• Laurie M. Wasserman

How to Keep Legal Fees Down in a Family Law Case

If you find yourself in contested litigation, you know how expensive the process can get. In family law, not only are you managing emotions, but you are managing your legal fees as well. Here are 5 tips to help try to keep your legal fees down in a family law case.




1. Gather documents promptly

Most family law cases, especially contested divorce, are document intensive. You will go through the “discovery” process, which is when both sides exchange relevant documents and answer questions under oath. Aside from the trial itself, discovery is typically the most expensive part of litigation. Depending on the circumstances of your case, the relevant documents needed could be several years’ worth of financial documents such as bank statements, tax returns, retirement statements, etc. You may also need to provide years’ worth of text messages and emails between you and the other side. If children are involved, you may need to provide school records, medical records, and photographs. You should start gathering these documents as soon as your case begins and provide them fully and promptly when requested. When your attorney must follow up with you about documents, it increases your fees.


2. Be organized


If the documents you provide are not organized, your attorney will need to organize for you before providing them to the other side in a way that complies with the law. So, if you bring in a box of random documents that are not sorted, your attorney will need to spend time putting them in order. Organize your documents in a logical way (ex: chronological order by request) before sending them to your attorney.


3. Convert digital documents to PDFs


It is very difficult to use screenshots or photographs of documents in discovery because we need the actual document. So, take the time to convert your documents to a PDF before sending them. If you don’t have access to a scanner, you can bring the physical documents to your attorney’s office. Most attorneys would rather scan the documents themselves than be emailed hundreds of screenshots to sort through and try to organize.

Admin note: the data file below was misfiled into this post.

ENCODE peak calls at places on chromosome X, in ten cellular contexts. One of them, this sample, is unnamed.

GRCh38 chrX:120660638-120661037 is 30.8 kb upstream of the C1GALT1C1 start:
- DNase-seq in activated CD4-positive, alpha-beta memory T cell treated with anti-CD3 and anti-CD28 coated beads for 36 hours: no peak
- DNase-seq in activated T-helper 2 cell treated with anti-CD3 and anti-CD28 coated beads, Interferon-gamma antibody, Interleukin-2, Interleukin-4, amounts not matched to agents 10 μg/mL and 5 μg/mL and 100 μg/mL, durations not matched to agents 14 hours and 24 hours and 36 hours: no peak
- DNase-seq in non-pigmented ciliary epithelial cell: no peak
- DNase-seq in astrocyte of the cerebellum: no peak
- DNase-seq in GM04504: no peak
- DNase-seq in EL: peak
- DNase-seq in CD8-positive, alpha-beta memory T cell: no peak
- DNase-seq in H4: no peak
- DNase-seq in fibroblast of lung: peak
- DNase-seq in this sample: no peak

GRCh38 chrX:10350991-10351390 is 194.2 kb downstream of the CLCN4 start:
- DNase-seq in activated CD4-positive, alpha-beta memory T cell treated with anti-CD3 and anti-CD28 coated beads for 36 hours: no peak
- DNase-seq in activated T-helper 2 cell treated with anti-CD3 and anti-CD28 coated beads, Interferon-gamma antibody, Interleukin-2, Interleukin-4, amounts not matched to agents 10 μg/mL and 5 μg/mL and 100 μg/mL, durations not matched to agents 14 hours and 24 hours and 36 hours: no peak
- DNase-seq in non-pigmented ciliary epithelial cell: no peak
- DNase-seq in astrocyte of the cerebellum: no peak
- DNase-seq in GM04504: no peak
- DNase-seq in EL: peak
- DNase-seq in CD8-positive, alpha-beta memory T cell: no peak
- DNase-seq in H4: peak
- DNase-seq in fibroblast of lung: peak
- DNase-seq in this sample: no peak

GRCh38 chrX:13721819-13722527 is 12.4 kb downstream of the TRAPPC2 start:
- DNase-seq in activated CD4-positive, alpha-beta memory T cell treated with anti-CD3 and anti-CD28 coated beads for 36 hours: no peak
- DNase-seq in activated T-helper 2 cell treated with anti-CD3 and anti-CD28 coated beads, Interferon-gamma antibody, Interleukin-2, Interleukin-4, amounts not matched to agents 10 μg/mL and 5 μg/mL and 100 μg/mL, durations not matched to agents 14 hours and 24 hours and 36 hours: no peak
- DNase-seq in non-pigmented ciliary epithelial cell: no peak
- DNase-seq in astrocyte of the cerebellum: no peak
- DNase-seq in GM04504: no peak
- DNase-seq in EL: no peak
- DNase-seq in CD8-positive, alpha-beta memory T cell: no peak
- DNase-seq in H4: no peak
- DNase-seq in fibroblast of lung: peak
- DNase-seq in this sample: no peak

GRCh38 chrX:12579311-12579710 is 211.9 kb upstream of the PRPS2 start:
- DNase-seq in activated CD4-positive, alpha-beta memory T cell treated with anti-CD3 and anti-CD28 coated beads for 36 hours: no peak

4. Invest in a text message software


Use a software such as iMazing or Decipher to export an entire text message thread into one PDF. Some attorneys have this software available at their office, but if you do it yourself at home, you save that time the attorney would spend uploading your texts. If you send hundreds of screenshots of texts, it will cost you more than the cost of the text software.


5. Label files accurately

If you email dozens of files that are unnamed or are named a random sequence of letters and numbers, your attorney needs to spend time deciphering each file is and naming it accordingly. Naming each file before you send to your attorney saves them time and saves you money.


Remember, most attorneys bill their clients on an hourly basis. This means that every time they have to do substantive work on your case, you pay for it. If you put the time into your own case, it will reduce the amount being billed. If you get overwhelmed, notify your attorney, and see how they can help you. We do this type of work all the time.



If you have questions about family law cases, including discovery, please contact our office to inquire about further information regarding family law hearings and appeals. The experienced family law attorneys at our firm are here to help guide and advocate for you.

Read next:

The Easiest Way to Divorce If You and Your Spouse Agree

Who Decides Your Family Law Case: Judges vs. Magistrates

The Differences Between a Peace and Protective Order for Abusive Circumstances

What Information to Include in Your Financial Statements for Divorce or Child Support in Maryland

How to Recover Home Payments From Your Ex

Disclaimer: Opinions and conclusions in these blog posts are solely those of the author unless otherwise indicated. The information contained in this blog is general in nature and is not offered and cannot be considered as legal advice for any particular situation. For legal advice, you should directly consult a lawyer to discuss the specific facts of your matter.


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